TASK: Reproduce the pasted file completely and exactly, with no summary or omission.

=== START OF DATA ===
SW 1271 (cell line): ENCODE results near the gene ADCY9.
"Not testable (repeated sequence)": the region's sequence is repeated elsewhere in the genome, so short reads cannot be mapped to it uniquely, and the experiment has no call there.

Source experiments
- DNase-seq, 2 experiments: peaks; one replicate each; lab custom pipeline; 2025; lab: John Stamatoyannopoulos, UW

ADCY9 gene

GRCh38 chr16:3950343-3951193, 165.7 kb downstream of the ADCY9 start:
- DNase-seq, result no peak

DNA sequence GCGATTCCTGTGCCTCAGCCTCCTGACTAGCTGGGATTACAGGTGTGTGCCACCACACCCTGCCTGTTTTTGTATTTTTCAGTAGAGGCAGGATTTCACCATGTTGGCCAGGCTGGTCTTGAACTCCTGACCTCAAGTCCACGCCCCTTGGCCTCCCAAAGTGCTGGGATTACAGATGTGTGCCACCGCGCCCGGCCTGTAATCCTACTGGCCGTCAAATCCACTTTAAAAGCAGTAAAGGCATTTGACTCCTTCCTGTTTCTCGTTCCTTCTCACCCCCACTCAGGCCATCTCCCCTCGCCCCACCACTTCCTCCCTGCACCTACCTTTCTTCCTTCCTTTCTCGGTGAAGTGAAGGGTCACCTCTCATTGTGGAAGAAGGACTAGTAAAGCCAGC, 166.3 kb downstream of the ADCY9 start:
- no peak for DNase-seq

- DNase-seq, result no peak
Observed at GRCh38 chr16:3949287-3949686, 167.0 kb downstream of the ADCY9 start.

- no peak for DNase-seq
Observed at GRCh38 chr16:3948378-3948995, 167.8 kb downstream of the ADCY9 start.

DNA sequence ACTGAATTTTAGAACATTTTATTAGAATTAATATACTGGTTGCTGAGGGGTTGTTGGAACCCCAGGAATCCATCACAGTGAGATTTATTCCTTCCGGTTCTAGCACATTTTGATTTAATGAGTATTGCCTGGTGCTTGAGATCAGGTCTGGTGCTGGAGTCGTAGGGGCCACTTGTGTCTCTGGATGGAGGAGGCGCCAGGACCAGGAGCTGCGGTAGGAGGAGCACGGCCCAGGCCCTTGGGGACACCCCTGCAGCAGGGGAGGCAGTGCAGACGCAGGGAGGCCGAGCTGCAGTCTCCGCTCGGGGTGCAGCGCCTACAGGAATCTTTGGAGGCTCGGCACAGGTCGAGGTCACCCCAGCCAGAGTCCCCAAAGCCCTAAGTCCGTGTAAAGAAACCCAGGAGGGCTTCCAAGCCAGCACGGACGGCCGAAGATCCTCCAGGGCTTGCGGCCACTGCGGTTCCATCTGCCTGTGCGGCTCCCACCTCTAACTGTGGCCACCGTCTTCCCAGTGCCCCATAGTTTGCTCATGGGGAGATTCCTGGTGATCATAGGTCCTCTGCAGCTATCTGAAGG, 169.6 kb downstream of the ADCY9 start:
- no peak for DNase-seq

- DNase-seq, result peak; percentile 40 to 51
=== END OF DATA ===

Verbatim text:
SW 1271 (cell line): ENCODE results near the gene ADCY9.
"Not testable (repeated sequence)": the region's sequence is repeated elsewhere in the genome, so short reads cannot be mapped to it uniquely, and the experiment has no call there.

Source experiments
- DNase-seq, 2 experiments: peaks; one replicate each; lab custom pipeline; 2025; lab: John Stamatoyannopoulos, UW

ADCY9 gene

GRCh38 chr16:3950343-3951193, 165.7 kb downstream of the ADCY9 start:
- DNase-seq, result no peak

DNA sequence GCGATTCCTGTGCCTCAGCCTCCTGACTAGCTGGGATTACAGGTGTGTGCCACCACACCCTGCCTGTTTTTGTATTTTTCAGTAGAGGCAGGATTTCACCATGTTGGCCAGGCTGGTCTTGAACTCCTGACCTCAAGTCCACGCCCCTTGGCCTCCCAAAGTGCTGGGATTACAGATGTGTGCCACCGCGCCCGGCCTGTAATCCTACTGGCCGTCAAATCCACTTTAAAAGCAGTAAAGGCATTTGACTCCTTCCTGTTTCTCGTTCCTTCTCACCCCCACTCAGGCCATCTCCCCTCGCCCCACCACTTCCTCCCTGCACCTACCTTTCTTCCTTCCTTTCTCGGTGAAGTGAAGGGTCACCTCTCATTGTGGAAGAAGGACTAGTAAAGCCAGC, 166.3 kb downstream of the ADCY9 start:
- no peak for DNase-seq

- DNase-seq, result no peak
Observed at GRCh38 chr16:3949287-3949686, 167.0 kb downstream of the ADCY9 start.

- no peak for DNase-seq
Observed at GRCh38 chr16:3948378-3948995, 167.8 kb downstream of the ADCY9 start.

DNA sequence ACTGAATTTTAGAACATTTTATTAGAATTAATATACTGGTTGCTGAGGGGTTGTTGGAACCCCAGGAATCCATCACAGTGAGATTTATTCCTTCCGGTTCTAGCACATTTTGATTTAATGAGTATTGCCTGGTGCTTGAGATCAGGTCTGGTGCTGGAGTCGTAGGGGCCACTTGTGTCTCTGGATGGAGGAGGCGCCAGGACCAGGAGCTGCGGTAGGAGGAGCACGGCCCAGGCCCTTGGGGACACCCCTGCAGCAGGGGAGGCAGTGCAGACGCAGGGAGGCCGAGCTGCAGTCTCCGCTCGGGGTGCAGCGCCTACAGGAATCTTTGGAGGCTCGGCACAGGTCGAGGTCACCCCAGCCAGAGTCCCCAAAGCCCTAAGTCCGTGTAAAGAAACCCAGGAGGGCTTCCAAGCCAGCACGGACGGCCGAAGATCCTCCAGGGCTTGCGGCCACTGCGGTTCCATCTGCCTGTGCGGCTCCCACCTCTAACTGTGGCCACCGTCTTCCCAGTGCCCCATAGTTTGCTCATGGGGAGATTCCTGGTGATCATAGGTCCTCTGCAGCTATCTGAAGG, 169.6 kb downstream of the ADCY9 start:
- no peak for DNase-seq

- DNase-seq, result peak; percentile 40 to 51